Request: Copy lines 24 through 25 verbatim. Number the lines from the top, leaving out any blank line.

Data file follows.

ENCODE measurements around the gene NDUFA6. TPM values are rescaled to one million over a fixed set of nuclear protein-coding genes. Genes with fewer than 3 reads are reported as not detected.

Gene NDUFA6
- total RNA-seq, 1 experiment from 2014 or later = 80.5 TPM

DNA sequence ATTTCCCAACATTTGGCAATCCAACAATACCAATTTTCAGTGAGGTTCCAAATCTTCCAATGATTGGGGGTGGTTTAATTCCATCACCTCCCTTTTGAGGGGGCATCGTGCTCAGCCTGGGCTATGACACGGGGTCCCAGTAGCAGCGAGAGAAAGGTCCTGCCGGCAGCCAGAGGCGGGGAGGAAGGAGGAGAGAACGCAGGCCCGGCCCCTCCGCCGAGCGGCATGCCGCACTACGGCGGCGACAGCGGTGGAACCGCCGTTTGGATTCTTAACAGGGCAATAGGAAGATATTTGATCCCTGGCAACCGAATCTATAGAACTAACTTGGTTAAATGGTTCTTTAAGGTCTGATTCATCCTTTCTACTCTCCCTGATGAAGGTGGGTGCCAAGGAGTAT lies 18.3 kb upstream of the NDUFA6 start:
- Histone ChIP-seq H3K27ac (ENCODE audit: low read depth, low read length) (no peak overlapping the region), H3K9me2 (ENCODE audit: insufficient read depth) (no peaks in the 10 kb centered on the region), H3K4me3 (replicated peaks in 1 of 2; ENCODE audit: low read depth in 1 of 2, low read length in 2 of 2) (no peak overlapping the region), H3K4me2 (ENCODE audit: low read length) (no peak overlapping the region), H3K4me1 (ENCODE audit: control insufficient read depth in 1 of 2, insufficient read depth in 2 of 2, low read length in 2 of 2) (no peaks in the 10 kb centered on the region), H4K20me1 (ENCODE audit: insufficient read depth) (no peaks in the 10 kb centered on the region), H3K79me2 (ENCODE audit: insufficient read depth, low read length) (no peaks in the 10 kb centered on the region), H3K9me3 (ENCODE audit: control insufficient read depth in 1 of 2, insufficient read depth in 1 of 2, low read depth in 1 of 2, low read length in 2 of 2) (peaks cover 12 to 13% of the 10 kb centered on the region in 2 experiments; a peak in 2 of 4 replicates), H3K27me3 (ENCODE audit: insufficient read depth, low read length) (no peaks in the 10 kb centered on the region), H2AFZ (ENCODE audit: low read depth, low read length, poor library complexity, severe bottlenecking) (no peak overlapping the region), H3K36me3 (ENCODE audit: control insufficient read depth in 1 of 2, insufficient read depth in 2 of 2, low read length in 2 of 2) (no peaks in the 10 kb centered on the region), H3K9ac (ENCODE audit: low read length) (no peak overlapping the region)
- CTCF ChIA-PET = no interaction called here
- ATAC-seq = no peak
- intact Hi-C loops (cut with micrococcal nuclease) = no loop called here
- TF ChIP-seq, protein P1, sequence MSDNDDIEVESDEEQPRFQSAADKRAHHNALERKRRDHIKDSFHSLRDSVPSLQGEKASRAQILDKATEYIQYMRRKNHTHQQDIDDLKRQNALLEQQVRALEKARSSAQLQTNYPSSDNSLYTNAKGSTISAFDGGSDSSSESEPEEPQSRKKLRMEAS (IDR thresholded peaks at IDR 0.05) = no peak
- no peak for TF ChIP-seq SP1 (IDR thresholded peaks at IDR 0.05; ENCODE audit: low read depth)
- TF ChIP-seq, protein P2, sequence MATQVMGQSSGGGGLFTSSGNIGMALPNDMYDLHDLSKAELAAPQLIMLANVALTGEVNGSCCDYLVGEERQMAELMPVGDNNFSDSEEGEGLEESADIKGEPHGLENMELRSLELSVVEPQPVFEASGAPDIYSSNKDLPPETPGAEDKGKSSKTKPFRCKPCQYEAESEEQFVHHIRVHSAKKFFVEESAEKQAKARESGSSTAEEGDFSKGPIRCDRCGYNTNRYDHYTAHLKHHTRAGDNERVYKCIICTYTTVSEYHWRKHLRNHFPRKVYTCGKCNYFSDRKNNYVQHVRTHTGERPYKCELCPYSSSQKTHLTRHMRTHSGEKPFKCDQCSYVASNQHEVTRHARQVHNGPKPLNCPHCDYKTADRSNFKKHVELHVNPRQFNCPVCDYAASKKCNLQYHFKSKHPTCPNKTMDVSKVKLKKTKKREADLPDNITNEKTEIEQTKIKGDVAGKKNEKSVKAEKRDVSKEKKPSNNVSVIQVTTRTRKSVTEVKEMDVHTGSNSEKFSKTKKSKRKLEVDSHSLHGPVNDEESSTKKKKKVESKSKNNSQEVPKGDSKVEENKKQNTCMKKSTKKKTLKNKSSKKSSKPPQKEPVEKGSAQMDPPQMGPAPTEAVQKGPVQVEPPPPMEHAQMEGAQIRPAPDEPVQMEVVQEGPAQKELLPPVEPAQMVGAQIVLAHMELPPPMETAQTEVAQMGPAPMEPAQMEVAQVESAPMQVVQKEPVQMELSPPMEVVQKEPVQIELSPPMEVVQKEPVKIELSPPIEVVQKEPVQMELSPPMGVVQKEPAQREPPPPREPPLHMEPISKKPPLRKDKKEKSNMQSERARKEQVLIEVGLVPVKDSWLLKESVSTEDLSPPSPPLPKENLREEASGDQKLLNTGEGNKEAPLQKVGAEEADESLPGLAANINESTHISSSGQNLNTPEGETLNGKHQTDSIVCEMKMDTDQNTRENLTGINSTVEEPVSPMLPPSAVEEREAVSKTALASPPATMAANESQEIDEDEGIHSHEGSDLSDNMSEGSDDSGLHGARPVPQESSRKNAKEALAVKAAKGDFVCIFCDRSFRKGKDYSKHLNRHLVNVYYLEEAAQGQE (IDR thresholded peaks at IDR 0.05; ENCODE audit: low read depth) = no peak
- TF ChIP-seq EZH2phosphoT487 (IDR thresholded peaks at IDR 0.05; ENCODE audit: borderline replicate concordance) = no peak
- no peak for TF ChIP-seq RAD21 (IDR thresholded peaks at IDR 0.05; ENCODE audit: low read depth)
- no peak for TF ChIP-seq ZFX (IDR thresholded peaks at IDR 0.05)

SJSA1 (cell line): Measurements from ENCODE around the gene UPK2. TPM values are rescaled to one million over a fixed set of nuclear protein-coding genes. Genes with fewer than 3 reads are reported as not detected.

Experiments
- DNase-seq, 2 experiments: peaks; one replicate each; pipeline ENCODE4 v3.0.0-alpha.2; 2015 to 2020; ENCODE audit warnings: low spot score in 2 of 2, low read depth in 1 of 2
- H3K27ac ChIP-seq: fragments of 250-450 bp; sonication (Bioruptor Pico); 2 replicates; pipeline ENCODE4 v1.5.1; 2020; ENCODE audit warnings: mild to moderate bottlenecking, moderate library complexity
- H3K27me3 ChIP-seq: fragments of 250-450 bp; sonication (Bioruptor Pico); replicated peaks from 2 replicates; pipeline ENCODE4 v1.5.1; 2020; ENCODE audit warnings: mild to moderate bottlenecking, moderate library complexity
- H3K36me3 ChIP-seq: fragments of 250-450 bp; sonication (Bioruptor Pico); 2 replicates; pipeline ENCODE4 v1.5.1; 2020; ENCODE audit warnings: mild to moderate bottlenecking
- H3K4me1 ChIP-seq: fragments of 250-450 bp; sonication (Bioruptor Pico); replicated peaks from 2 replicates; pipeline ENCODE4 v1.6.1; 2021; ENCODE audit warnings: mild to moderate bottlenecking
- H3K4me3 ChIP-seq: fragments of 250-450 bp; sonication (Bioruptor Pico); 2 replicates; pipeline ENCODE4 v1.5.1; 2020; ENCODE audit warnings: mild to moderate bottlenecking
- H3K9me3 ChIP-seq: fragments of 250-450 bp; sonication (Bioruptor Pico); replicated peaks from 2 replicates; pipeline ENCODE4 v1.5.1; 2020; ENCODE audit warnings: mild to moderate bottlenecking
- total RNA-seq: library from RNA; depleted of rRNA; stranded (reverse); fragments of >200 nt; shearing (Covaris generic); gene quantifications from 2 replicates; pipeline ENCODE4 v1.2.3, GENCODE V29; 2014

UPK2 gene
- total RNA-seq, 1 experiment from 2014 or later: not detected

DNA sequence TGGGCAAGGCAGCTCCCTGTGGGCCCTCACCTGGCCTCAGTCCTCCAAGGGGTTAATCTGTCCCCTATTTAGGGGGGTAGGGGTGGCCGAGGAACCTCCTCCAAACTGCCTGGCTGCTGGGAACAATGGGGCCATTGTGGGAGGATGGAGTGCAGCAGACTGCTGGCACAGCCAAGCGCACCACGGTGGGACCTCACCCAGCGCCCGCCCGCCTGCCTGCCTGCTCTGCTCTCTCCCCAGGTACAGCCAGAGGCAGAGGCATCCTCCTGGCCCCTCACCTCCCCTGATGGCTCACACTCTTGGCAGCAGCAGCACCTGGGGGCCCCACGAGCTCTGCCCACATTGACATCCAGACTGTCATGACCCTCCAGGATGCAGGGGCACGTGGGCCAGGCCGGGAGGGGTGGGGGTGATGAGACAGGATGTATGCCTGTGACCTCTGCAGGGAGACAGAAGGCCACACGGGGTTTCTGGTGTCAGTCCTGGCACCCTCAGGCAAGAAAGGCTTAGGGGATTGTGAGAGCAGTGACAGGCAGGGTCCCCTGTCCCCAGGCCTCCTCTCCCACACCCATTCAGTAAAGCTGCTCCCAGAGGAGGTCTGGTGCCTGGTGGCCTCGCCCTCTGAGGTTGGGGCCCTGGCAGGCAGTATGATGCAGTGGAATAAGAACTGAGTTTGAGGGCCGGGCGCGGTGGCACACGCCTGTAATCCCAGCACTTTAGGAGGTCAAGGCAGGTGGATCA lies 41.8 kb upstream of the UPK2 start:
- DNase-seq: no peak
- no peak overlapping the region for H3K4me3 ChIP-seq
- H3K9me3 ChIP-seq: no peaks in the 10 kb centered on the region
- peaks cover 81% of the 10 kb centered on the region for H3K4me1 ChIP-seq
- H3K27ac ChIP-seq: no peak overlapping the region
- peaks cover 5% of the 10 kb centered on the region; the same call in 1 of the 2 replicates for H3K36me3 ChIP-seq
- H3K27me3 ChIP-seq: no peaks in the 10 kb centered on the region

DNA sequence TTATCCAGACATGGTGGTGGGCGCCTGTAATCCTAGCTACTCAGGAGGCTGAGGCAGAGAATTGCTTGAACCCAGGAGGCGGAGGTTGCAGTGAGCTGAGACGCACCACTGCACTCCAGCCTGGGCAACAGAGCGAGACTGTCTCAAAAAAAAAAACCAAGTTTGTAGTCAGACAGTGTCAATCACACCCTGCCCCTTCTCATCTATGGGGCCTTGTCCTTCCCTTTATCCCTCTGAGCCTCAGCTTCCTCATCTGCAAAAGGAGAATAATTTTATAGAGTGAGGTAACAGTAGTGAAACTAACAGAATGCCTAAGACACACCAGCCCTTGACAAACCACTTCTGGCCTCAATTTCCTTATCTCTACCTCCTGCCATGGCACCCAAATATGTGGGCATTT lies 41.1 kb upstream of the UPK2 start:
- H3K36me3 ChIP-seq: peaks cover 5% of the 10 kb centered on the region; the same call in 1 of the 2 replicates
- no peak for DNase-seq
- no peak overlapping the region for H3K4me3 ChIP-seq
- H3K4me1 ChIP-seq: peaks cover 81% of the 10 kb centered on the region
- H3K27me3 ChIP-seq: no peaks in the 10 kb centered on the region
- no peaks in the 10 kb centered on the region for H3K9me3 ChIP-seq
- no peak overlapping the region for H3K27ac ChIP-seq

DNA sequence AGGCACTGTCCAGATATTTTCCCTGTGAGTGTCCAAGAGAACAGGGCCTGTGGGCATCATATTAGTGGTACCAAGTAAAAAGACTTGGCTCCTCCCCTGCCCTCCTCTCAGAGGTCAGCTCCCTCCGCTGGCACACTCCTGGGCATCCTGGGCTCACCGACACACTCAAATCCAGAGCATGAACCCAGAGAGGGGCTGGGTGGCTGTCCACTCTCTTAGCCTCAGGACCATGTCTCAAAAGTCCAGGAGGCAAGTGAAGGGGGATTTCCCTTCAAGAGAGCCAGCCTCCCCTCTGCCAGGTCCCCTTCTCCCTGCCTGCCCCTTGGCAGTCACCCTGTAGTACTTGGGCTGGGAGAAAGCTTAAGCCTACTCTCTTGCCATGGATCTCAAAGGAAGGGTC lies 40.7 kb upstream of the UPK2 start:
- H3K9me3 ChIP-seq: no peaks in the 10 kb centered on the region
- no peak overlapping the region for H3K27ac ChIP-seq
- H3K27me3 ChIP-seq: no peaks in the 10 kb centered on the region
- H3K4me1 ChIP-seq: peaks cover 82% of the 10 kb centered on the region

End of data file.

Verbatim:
- total RNA-seq: library from RNA; depleted of rRNA; stranded (reverse); fragments of >200 nt; shearing (Covaris generic); gene quantifications from 2 replicates; pipeline ENCODE4 v1.2.3, GENCODE V29; 2014

UPK2 gene